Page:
Although they dive much and to a great depth, while in our bays and estuaries, yet when in the shallow ponds of the interior, they are seen dabbling the mud along the shores, much in the manner of the Mallard; and on occasionally shooting them there, I have found their stomach crammed with young tadpoles and small water-lizards, as well as blades of the grasses growing around the banks. Nay, on several occasions, I have found pretty large acorns and beech-nuts in their throats, as well as snails, entire or broken, and fragments of the shells of various small unios, together with much gravel.
In confinement, they do not exhibit that degree of awkwardness attributed to them when on land. It is true that the habitual shortening of the neck detracts from their beauty, so that in this state they cannot be said to present a graceful appearance; yet their aspect has always been pleasing to my sight.
A richly hand-colored engraving in pristine condition. Engraved, printed, and colored by R. Havell & Son in London, 1836; J. Whatman paper, double-elephant size, 25.25 x 37.5 inches.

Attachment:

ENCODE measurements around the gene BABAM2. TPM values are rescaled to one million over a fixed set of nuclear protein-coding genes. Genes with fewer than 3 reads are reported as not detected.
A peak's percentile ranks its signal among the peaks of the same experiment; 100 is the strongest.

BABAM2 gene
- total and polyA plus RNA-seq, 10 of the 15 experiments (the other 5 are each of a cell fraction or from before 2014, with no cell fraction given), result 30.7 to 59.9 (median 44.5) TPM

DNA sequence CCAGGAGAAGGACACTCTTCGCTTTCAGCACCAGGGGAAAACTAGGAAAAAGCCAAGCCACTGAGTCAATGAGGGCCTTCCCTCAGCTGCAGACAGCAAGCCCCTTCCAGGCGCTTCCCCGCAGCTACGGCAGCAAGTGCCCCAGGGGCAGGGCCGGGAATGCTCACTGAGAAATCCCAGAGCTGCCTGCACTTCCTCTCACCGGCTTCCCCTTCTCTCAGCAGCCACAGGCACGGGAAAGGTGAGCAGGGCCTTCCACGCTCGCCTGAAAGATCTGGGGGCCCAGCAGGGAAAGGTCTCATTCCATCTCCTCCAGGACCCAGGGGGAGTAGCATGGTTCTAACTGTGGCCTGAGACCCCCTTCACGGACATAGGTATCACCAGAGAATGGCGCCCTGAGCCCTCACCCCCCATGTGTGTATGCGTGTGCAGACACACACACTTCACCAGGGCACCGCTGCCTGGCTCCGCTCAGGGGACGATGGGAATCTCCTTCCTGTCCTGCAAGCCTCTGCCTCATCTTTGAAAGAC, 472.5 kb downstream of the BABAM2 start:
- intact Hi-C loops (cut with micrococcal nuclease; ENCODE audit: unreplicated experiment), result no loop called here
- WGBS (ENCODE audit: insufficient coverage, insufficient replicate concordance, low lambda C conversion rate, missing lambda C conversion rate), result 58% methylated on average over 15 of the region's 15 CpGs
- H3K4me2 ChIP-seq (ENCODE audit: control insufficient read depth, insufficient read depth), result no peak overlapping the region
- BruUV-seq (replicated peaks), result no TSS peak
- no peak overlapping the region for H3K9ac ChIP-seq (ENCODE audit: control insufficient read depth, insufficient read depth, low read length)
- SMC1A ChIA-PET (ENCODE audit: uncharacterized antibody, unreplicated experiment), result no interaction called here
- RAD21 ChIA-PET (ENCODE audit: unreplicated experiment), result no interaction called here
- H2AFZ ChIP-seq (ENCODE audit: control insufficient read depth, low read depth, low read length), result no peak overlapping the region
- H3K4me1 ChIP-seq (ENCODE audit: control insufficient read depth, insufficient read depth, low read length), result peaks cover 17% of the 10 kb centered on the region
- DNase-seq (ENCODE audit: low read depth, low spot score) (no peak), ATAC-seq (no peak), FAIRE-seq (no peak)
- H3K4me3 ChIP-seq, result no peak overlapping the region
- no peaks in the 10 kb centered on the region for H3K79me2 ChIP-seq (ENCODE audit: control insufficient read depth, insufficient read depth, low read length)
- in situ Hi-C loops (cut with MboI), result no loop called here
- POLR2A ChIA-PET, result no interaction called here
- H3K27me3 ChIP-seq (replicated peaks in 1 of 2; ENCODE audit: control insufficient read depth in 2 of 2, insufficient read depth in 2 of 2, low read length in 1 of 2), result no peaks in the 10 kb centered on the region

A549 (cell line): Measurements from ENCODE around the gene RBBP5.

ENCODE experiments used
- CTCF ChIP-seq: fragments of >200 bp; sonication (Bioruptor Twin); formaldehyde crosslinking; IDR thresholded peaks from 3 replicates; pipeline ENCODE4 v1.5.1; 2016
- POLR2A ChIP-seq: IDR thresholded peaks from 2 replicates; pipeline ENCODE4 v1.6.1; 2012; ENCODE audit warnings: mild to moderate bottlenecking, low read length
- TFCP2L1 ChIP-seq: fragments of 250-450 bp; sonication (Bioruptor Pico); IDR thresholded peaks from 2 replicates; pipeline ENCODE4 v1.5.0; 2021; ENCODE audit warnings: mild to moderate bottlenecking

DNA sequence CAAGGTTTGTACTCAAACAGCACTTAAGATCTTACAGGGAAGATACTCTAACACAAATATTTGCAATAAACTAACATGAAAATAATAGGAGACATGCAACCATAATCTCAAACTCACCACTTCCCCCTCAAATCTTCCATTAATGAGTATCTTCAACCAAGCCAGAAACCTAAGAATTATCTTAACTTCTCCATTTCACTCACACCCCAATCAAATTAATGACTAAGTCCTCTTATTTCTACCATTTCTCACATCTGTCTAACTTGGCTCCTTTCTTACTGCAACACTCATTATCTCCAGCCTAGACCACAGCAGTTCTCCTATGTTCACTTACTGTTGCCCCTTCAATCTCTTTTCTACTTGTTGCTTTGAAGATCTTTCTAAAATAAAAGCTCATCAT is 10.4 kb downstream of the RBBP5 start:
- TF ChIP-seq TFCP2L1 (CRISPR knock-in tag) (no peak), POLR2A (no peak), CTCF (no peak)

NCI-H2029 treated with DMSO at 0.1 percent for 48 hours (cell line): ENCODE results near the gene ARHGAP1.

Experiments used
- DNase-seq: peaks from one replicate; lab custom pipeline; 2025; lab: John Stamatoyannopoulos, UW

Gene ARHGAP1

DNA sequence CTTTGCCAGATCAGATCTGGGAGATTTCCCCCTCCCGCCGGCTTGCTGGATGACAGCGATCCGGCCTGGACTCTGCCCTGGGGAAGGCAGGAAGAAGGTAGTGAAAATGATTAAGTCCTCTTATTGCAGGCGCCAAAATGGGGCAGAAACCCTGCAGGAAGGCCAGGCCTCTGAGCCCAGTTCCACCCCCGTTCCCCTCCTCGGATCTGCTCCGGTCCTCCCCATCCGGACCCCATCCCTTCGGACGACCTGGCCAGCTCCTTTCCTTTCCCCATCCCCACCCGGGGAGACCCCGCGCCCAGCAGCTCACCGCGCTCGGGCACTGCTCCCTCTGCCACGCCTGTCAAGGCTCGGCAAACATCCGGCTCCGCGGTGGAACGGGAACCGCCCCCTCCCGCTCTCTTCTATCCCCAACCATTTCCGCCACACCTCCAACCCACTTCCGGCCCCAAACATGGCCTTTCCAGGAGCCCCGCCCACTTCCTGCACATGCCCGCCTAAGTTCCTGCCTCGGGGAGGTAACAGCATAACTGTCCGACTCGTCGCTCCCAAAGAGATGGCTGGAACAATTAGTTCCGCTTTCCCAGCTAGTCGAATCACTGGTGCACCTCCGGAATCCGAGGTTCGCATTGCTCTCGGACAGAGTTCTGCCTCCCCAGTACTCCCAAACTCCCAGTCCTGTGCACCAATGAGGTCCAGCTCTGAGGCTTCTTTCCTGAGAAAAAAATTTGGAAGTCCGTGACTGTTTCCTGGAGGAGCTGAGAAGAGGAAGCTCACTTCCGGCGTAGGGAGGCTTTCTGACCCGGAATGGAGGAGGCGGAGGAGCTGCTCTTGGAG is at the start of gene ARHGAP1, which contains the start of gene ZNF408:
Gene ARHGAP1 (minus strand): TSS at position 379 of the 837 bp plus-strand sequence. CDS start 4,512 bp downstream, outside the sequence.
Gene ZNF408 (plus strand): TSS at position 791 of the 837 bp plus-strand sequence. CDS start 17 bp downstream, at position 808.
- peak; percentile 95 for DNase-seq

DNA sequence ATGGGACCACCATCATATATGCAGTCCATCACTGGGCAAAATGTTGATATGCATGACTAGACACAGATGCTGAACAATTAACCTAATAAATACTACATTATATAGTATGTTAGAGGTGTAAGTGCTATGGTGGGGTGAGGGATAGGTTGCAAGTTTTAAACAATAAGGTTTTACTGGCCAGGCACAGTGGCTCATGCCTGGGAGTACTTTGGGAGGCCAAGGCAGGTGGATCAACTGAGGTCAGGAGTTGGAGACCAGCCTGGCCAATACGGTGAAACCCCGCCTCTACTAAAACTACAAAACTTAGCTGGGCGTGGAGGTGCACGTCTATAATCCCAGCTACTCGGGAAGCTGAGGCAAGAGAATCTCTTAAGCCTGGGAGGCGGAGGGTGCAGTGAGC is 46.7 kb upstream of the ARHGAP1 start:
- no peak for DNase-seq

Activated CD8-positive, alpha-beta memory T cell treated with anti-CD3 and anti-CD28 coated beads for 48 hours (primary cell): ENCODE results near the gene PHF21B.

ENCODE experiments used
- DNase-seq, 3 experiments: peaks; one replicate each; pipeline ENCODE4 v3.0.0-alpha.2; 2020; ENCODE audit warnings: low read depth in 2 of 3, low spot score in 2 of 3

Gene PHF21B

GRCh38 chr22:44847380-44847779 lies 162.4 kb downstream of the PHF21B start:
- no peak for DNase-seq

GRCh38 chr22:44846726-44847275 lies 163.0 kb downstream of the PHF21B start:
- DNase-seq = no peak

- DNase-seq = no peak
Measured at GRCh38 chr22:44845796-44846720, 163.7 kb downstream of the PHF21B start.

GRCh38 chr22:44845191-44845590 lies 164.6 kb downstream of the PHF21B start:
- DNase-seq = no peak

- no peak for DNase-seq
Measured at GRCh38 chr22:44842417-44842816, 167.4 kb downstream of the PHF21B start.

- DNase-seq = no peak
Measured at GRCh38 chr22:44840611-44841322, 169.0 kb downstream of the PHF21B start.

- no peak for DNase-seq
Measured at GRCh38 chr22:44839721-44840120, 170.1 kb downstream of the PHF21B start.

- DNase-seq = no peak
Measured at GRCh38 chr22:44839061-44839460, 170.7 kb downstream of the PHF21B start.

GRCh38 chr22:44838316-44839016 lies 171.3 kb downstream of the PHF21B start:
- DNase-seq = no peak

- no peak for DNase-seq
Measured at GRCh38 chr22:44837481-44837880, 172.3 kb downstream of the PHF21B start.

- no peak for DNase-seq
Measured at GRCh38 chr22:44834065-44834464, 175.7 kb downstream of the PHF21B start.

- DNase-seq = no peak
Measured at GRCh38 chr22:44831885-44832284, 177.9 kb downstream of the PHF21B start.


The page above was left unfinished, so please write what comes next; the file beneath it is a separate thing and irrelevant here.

Renowned for his legendary undertaking to depict all the birds of America, the images John James Audubon (1785–1851) created for his great work, the Birds of America, are icons of nineteenth-century art.
References: An Index and Guide to Audubon's Birds of America, Susanne M. Low, 1988, page 143; Ornithological Biography or an account of the habits of the Birds of the United States of America, Accompanied by Objects Represented in the Work Entitled, Birds of America, John James Audubon, 1838, Vol. IV, pages 198–200.
$11,750 this week only (list price $15,000). Offer expires 10-9-17.
Audubon explored the American backwoods and wilderness to discover, record, and illustrate its avian life. America’s most revered artist-naturalist was born in Saint-Domingue (present day Haiti), the bastard son of Jean Audubon, a French sea captain. The embarrassing fact of his illegitimate birth was hidden by his family until well after Audubon’s death. To escape a slave rebellion in Saint-Domingue, in 1791 the handsome young boy was brought to his father’s home in Nantes, France, where he was raised and cherished by his father’s childless wife, Anne Moynet. In 1803, to avoid conscription in Napoleon’s army, his father sent him to manage Mill Grove, a farm he owned near Philadelphia.